Preventing vision loss is a common concern, especially as we age. I’ve told you before about the safe, natural, and effective nutrients and lifestyle changes that can help keep your eyes healthy and your vision sharp. Today, I want to focus on the benefits of lutein, which is one of my top recommended nutrients for vision health.
What Is Lutein?
Lutein is a naturally-occurring carotenoid that is abundant in fruits and vegetables (especially dark, leafy green ones) and egg yolks, and it is highly concentrated in the macula of the eye, with smaller amounts found in the retina, lens, and optic nerve. Together with other high-potency antioxidants, lutein helps block out visible blue light, one of the major causes of light-induced damage to the eyes.
This powerful carotenoid also helps ward off vision loss—and more specifically helps to prevent macular degeneration—by increasing the thickness of the macula. In one study, researchers gave 30 mg of lutein to two patients for 140 days, and found that their macular density increased by 21 percent and 39 percent.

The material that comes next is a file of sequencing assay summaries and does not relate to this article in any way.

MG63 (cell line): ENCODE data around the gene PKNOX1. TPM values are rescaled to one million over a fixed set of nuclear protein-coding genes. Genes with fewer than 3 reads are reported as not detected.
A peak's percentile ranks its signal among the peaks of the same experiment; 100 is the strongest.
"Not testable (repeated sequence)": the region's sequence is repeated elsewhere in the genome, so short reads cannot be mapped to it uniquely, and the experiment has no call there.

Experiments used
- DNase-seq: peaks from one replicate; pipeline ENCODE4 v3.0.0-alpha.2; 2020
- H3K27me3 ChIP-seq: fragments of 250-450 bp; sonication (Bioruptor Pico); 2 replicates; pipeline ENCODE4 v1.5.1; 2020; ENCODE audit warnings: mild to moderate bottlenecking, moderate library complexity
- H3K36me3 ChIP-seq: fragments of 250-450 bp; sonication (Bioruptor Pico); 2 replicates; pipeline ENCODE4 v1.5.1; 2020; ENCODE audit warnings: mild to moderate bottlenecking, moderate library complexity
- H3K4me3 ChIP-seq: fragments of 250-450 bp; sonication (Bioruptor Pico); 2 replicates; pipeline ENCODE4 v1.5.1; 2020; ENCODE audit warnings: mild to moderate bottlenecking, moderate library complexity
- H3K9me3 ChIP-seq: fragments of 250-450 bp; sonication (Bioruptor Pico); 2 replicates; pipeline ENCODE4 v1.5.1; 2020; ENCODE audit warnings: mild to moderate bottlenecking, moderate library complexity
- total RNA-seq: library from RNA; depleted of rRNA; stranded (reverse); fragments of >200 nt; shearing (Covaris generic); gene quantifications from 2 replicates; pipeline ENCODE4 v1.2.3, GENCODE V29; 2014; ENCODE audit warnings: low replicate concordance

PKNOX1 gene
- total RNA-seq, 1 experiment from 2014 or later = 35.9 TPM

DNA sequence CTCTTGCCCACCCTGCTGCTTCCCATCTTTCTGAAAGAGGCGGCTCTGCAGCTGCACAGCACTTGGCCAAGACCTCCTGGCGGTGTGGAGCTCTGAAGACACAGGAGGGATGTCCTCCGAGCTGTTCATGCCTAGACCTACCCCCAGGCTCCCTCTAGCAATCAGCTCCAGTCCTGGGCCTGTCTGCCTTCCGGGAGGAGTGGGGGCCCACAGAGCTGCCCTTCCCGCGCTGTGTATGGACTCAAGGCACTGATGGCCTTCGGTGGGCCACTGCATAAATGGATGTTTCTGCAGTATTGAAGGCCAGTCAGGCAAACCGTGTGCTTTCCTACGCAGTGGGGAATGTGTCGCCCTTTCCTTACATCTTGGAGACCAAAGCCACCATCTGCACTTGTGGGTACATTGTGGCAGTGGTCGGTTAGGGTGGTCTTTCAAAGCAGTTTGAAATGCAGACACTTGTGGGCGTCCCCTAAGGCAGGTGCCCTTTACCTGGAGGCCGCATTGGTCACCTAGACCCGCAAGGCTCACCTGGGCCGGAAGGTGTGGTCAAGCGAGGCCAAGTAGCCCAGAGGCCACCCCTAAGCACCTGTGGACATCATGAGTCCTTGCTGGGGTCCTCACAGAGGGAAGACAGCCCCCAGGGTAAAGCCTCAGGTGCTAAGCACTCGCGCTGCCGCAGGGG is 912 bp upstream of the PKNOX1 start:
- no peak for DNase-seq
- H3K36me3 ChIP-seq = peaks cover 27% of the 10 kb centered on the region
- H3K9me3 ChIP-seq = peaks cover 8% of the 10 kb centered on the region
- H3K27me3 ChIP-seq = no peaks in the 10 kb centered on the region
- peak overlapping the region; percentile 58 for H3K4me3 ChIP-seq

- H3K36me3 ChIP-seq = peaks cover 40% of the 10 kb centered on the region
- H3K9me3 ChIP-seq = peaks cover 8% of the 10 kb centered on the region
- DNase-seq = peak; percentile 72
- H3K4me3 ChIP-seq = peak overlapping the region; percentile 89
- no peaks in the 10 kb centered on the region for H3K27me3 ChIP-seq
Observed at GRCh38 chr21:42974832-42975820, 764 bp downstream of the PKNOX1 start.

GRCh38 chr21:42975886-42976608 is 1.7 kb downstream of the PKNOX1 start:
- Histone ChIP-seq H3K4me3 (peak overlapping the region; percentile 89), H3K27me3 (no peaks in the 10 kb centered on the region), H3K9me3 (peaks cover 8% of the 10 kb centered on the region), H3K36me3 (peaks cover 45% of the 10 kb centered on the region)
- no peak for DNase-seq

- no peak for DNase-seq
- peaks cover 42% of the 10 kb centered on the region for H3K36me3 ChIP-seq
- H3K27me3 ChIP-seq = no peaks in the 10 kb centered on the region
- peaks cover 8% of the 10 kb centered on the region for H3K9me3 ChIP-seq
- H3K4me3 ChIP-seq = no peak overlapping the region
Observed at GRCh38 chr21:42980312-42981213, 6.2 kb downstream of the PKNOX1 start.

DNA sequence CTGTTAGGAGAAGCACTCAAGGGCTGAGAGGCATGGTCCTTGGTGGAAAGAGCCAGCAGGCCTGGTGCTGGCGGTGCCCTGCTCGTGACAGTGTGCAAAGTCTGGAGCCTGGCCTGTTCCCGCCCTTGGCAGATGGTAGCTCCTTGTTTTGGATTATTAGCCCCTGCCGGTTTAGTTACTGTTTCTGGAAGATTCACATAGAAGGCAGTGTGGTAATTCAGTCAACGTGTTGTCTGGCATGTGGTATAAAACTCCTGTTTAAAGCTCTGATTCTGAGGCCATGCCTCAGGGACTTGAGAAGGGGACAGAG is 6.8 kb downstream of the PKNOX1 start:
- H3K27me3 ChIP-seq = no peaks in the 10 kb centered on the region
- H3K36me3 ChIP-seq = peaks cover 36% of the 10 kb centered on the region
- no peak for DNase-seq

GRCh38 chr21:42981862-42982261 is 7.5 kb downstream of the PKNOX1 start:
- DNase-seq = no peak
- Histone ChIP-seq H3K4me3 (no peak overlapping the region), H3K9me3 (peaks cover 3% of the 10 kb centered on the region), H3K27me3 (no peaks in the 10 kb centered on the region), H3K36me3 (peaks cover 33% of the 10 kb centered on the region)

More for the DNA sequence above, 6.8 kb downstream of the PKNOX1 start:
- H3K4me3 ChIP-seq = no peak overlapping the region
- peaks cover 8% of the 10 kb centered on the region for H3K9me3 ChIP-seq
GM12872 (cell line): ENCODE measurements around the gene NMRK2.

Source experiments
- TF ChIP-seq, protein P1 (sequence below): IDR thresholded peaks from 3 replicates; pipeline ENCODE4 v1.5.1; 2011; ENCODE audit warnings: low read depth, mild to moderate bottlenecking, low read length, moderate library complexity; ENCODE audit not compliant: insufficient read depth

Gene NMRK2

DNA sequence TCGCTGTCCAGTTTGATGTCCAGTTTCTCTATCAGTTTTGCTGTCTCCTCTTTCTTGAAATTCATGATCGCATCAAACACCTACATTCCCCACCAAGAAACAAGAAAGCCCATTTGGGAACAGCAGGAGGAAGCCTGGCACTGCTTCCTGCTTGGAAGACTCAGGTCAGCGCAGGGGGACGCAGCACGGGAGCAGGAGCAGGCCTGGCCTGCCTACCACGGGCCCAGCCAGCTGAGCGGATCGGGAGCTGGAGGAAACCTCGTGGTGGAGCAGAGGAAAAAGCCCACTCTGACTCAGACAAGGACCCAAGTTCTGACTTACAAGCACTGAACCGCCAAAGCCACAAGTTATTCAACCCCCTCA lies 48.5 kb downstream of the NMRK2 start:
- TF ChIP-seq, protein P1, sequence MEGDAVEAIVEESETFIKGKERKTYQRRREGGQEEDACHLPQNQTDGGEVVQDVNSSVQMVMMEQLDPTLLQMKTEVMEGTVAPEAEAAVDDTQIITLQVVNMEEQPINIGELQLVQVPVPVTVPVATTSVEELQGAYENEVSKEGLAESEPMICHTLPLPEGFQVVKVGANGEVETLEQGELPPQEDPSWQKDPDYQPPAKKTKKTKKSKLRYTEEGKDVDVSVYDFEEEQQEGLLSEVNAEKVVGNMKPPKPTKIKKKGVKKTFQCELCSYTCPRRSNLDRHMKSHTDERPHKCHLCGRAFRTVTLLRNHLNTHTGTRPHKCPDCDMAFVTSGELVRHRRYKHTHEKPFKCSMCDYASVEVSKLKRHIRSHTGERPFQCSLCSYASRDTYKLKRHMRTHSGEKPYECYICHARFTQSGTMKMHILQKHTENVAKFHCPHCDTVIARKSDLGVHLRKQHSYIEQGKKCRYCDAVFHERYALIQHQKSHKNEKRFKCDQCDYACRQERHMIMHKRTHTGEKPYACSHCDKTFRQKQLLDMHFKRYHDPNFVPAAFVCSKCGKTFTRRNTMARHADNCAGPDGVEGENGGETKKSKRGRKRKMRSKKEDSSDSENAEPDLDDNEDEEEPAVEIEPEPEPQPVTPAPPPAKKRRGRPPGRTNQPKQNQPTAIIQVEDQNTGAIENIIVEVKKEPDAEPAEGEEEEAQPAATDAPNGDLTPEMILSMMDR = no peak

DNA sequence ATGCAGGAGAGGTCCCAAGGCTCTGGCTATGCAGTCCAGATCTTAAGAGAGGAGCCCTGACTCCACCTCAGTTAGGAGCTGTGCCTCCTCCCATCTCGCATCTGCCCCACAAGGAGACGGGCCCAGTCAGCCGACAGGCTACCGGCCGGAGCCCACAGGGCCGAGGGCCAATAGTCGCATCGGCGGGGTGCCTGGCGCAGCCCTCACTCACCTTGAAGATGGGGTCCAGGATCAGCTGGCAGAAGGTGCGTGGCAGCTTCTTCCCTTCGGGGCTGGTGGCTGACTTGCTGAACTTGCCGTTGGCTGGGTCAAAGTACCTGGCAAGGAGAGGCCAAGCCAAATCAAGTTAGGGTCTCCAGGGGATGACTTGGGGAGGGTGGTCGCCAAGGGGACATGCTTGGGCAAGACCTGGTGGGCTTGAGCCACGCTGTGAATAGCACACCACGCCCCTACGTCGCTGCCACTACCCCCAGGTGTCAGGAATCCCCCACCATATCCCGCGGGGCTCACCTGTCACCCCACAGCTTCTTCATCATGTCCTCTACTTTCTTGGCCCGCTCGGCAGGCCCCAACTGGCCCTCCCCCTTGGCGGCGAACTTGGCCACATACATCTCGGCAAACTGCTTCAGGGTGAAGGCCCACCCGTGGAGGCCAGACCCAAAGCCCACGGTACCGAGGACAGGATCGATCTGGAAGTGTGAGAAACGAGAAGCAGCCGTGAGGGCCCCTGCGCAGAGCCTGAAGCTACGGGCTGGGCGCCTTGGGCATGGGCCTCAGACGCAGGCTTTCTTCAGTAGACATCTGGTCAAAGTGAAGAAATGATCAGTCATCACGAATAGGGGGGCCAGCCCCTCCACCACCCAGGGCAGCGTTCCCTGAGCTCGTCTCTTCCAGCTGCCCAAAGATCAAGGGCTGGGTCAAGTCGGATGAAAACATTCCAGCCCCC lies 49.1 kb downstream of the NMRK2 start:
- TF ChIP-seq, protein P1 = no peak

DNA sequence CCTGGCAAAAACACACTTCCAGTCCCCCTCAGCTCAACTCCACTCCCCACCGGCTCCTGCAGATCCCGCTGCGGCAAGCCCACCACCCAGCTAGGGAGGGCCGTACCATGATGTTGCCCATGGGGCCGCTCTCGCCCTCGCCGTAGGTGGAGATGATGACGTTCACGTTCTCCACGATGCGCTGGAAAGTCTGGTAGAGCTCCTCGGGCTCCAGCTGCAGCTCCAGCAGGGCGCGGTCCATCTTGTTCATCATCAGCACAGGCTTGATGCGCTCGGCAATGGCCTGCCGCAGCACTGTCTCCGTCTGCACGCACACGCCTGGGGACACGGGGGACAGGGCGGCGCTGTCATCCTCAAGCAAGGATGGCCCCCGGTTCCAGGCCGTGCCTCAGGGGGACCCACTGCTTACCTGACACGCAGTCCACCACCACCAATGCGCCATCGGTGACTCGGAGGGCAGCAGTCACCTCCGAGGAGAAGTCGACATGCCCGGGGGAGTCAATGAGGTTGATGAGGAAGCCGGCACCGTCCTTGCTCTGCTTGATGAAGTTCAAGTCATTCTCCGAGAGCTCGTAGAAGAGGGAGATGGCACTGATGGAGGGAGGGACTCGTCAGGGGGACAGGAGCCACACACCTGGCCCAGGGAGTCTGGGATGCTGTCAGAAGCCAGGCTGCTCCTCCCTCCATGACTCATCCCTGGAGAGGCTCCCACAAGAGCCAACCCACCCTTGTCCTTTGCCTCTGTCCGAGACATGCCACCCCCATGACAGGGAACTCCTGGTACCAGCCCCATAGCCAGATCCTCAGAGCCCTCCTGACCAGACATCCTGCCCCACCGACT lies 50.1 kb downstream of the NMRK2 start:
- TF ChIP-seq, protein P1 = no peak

Research has also shown that lutein can lower risk of cataracts. For example, one study found that older women who had the highest levels of lutein (and zeaxanthin, another nutrient that is critical for vision health) were about a third less likely to have cataracts.
Other benefits of lutein include:
- Helping to reduce eye fatigue and glare sensitivity
- Promoting normal visual function and proper lens density
- Strengthening eye tissue
- Supporting visual acuity
Why Lutein Supplements Are Important
Unfortunately, as we age, our levels of lutein decrease because the body can’t produce it. Smokers, blue-eyed folks, and postmenopausal women have also been found to have lower levels of lutein. Fortunately, you can replenish the amount of lutein in your blood, and ultimately your eyes, through diet and nutritional supplementation.
Research has shown that taking 15–30 mg of lutein daily provides the best protection for your vision and overall eye health. Since most people don’t eat enough dark, leafy green vegetables and egg yolks (the average intake of lutein via diet is 2 mg per day) I believe it is critical to also take supplements that contain lutein.
Now it’s your turn: Do you supplement with lutein?